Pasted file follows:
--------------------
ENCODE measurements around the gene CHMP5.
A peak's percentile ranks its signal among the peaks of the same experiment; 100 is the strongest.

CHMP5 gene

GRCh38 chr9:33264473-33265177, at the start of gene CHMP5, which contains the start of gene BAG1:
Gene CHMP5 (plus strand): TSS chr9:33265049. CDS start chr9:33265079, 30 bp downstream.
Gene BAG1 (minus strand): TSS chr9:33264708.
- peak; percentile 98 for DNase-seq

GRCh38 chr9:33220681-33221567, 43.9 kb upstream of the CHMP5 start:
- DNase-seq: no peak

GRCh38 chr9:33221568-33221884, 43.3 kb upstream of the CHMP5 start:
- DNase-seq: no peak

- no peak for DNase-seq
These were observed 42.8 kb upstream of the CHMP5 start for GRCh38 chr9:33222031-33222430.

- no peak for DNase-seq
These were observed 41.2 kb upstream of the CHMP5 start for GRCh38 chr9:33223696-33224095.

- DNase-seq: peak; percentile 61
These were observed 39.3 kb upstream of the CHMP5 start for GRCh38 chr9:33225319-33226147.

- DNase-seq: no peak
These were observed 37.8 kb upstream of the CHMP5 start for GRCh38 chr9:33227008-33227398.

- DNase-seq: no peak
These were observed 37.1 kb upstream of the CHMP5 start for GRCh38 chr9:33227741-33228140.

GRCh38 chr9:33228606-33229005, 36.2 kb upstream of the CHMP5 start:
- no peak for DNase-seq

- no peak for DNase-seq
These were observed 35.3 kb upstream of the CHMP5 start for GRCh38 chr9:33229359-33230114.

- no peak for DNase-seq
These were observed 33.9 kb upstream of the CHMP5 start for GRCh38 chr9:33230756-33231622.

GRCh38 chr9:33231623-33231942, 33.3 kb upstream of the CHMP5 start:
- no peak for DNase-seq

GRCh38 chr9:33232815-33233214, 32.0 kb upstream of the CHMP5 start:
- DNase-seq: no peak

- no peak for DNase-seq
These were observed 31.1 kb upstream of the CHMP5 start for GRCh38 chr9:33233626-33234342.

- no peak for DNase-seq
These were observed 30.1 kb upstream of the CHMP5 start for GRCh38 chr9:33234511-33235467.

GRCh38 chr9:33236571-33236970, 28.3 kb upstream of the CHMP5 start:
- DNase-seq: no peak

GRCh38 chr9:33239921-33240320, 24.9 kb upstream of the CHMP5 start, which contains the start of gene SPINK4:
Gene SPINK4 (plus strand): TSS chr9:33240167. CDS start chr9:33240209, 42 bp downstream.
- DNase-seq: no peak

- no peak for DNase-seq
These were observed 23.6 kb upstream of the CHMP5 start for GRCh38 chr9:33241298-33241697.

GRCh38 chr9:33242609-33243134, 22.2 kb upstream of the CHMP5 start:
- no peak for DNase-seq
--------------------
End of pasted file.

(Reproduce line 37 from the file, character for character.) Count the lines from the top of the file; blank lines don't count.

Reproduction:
- DNase-seq: no peak